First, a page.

New Jersey and Delaware officials say the 205-foot ship will help expand their joint deepwater reef 25 miles south of Cape May Point by attracting large game fish and aiding the Garden State's $1.7 billion recreational fishing industry.
They plan to sink the Tamaroa around Oct. 30, the 25th anniversary of "The Perfect Storm," although no official announcement has been issued.
It is also a coup for New Jersey divers.
"It’s like anything else, it’s name recognition," said Brian Nunes-Vais, a trustee with the Ann E. Clark Foundation, which helps fund New Jersey’s artificial reef program. "Would you want to dive Bob’s boat or the Tamaroa?"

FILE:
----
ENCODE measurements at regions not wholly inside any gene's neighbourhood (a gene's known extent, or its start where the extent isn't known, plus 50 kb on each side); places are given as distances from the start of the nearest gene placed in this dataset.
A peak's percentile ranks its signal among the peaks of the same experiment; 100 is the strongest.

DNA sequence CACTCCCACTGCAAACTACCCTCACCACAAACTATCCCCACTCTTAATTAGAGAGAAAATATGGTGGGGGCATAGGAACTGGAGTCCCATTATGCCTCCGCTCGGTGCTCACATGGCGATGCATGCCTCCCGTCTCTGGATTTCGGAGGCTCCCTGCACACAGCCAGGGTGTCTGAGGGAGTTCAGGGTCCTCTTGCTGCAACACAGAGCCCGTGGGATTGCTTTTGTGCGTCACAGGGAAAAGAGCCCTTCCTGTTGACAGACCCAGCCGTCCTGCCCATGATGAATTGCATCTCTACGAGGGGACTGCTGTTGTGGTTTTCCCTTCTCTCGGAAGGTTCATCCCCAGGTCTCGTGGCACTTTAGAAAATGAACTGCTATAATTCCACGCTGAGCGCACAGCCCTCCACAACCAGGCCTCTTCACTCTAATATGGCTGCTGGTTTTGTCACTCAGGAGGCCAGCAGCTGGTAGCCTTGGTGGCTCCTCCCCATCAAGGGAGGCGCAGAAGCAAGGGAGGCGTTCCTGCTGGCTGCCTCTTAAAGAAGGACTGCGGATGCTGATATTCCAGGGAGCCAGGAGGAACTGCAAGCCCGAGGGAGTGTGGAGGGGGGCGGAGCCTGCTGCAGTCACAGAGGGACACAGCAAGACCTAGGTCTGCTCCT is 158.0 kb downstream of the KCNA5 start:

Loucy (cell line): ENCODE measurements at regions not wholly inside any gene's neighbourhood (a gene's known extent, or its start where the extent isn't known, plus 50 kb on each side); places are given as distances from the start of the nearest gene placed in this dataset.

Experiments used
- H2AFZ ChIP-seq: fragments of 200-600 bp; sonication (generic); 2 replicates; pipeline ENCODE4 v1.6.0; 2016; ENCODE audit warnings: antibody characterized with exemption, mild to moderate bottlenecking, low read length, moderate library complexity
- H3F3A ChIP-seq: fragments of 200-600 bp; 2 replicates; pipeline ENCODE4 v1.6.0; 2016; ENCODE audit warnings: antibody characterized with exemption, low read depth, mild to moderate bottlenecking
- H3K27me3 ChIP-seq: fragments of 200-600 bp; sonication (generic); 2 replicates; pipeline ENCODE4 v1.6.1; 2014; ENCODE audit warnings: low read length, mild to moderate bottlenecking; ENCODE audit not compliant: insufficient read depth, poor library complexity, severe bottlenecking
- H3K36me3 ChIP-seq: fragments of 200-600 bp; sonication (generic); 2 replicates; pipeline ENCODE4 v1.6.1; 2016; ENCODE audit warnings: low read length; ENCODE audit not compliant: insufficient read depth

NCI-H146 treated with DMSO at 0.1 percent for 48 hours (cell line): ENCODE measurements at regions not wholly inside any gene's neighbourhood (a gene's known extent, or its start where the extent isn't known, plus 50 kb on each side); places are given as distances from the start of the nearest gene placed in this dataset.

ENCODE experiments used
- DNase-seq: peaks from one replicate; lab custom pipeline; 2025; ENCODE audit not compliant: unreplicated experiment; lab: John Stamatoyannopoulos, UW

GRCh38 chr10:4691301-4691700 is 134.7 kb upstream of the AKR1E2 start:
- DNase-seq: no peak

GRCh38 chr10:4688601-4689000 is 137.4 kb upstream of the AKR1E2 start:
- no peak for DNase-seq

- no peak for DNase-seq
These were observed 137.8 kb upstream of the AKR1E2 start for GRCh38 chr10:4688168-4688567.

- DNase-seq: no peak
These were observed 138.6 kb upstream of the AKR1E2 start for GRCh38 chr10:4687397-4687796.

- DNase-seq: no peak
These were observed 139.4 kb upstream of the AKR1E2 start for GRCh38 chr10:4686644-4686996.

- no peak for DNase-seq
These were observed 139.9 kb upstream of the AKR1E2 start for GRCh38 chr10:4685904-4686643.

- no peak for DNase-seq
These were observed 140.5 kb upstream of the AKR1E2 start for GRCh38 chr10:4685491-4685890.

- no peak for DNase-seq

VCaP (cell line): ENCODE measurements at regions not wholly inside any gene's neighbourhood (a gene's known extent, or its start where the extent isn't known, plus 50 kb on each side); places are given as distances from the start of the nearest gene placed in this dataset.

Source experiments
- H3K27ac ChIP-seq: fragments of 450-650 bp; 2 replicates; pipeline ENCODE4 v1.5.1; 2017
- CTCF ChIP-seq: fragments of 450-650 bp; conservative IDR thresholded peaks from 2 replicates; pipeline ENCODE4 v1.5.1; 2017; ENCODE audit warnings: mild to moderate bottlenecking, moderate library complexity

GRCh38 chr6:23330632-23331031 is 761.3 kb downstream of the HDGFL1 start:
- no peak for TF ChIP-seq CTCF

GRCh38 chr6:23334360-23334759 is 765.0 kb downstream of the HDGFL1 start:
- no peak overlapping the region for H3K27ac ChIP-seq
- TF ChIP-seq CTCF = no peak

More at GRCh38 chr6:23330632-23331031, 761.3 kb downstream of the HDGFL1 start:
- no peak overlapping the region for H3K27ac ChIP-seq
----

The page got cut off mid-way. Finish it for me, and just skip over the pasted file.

Long before the "Perfect Storm" the Tamaroa was the Zuni. It was launched July 31, 1943, and deployed as a Navy tug to the war-torn Pacific, hopping from island to island as the U.S. drove Japanese forces back east.
It would tow two heavily damaged cruisers, the USS Houston and USS Reno, hundreds of miles to safety, according to the Navy’s history of the ship.
In 1945, the Zuni arrived at Iwo Jima three days after the assault began and stayed there for a month. It pulled a transport off a sandbar and deliberately ran itself aground to help get ammunition to a disabled landing craft. Two crewmen later died when a tow cable snapped and struck them. They were the only casualties during a two-year span in which the Zuni participated in four invasions and traveled thousands of miles in seas patrolled by Japanese warships and skies swarmed with fighter squadrons.
Of the dozens of men who served on the ship, the last known surviving member of the original crew was Lt. Herb Ruben of Westchester County, N.Y., who died last year at 94.